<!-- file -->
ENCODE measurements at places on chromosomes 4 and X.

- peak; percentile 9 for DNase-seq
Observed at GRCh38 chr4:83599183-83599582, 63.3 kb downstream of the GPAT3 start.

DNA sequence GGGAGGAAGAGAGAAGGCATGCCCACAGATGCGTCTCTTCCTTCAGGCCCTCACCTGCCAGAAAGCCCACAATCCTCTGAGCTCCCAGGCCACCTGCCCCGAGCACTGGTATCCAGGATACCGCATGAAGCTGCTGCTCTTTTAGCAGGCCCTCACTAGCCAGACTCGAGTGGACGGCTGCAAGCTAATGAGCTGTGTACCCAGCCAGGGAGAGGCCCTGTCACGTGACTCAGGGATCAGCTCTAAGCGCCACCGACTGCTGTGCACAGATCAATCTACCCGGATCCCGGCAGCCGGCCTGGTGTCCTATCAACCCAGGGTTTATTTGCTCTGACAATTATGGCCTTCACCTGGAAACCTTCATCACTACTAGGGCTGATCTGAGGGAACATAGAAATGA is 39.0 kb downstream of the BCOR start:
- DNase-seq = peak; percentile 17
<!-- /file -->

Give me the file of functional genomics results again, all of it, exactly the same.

ENCODE measurements at places on chromosomes 4 and X.

- peak; percentile 9 for DNase-seq
Observed at GRCh38 chr4:83599183-83599582, 63.3 kb downstream of the GPAT3 start.

DNA sequence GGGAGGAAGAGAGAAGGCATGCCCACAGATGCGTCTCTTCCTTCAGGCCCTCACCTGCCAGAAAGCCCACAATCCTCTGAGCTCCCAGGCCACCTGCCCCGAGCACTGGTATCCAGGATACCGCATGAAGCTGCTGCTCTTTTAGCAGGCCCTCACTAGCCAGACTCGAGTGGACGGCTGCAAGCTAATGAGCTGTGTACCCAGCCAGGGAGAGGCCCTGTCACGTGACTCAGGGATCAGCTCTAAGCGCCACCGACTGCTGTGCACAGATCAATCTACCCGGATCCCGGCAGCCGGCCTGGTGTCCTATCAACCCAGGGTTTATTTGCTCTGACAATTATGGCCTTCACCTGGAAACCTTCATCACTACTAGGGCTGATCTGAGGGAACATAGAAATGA is 39.0 kb downstream of the BCOR start:
- DNase-seq = peak; percentile 17